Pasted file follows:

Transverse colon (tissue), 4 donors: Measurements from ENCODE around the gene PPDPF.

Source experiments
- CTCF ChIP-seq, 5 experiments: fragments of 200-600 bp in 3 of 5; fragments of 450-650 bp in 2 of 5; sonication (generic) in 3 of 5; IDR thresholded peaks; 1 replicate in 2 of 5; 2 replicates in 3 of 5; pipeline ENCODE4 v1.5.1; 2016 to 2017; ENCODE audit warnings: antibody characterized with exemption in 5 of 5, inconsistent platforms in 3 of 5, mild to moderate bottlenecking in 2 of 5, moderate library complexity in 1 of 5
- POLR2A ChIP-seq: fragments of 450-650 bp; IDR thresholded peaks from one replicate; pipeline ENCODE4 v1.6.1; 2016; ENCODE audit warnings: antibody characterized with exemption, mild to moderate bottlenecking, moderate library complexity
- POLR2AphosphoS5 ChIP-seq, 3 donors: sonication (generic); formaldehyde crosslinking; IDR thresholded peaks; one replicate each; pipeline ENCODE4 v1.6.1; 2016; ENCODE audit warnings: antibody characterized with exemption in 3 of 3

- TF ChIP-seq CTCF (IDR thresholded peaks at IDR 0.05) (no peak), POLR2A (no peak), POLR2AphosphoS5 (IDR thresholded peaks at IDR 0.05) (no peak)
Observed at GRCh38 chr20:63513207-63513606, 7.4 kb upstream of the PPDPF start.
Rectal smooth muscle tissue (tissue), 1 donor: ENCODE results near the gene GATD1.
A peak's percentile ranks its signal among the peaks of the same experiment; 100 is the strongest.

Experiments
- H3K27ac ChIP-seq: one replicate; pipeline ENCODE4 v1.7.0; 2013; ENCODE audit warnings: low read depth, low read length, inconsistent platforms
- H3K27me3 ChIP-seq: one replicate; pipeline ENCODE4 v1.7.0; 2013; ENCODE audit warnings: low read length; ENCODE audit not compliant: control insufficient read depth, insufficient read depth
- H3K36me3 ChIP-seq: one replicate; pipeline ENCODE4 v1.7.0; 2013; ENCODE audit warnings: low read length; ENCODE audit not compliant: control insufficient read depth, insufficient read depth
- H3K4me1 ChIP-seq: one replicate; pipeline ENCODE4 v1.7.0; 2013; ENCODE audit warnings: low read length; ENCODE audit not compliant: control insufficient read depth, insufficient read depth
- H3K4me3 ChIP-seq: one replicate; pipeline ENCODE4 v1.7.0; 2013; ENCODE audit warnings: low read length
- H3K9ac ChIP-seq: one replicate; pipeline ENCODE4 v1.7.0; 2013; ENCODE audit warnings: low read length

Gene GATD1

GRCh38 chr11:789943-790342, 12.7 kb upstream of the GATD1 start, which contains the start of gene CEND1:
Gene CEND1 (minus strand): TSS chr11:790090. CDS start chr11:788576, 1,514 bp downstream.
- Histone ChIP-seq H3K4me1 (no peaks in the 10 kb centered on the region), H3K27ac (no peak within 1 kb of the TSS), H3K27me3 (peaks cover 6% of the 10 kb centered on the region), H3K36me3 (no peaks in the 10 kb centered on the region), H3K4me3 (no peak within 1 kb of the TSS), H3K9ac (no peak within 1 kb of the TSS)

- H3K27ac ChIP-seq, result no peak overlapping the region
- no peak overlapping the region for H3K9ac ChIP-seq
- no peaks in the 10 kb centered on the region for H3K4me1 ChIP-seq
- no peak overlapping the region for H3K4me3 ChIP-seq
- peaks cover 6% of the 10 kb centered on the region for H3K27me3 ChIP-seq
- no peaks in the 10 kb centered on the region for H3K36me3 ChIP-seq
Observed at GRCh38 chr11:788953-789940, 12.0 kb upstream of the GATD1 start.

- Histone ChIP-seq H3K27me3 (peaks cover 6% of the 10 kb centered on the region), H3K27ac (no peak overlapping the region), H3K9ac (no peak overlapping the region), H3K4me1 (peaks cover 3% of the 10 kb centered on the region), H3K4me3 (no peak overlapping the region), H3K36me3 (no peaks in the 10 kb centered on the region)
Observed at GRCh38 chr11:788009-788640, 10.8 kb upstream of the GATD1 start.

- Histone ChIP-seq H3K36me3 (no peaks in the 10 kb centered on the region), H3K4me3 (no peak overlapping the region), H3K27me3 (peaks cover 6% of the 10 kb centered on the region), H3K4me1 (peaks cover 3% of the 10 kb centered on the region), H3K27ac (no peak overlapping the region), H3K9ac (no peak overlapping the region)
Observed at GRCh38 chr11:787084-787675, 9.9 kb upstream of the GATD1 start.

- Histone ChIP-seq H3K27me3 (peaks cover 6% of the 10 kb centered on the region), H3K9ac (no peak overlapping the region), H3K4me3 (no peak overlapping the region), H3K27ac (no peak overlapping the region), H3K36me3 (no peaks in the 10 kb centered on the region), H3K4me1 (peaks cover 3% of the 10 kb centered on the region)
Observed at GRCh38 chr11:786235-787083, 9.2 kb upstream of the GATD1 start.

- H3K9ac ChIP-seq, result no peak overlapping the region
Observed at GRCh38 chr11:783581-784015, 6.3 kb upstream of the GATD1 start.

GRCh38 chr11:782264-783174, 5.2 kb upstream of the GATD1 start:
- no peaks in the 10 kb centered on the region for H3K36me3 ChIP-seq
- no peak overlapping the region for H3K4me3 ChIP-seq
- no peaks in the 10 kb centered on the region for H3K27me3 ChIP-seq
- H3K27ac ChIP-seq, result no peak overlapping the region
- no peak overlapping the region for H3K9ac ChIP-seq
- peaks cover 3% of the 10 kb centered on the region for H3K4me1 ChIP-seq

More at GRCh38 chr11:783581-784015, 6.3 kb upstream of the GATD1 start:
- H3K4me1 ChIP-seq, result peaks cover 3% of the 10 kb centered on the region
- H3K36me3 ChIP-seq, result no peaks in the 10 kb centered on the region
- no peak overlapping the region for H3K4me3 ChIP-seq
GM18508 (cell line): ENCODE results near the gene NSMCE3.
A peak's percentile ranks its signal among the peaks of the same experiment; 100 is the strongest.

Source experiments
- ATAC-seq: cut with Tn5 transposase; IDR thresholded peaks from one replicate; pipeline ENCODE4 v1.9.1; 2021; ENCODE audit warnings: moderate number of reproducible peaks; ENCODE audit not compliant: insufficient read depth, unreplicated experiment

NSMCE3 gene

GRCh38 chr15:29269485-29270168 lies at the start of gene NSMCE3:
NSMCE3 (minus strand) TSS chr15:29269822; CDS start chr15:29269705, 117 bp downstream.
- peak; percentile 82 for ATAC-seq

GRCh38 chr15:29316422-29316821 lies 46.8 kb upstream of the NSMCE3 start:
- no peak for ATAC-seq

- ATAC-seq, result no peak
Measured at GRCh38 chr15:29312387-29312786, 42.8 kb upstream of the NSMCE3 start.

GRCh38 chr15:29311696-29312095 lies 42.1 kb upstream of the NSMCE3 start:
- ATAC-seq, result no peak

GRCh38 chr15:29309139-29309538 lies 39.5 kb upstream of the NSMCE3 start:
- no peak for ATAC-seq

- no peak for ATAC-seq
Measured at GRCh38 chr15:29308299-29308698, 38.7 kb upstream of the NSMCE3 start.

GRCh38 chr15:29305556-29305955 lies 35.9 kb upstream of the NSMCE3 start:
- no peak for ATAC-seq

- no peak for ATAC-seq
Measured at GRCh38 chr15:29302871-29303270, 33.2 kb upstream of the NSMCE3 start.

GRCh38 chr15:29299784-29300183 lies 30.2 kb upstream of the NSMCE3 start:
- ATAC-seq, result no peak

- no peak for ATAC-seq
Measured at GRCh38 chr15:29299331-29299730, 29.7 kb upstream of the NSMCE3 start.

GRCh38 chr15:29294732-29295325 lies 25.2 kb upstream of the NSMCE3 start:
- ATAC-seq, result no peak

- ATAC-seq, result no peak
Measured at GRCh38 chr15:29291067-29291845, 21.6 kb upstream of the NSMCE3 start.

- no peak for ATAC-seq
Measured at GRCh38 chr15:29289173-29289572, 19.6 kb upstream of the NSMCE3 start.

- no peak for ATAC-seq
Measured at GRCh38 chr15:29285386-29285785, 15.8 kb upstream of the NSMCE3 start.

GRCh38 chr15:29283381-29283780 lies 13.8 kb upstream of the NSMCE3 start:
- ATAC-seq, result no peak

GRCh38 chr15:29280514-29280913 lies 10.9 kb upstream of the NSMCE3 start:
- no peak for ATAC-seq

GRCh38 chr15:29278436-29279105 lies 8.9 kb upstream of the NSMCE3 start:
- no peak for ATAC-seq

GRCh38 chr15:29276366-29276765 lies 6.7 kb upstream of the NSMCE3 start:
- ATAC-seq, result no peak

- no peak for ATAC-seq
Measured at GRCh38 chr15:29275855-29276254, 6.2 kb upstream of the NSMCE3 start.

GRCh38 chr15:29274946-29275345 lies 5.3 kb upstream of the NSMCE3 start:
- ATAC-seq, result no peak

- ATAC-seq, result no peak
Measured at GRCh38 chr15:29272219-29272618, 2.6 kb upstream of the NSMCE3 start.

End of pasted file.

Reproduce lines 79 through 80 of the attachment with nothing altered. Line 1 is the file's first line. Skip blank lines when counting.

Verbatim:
- no peak for ATAC-seq
Measured at GRCh38 chr15:29285386-29285785, 15.8 kb upstream of the NSMCE3 start.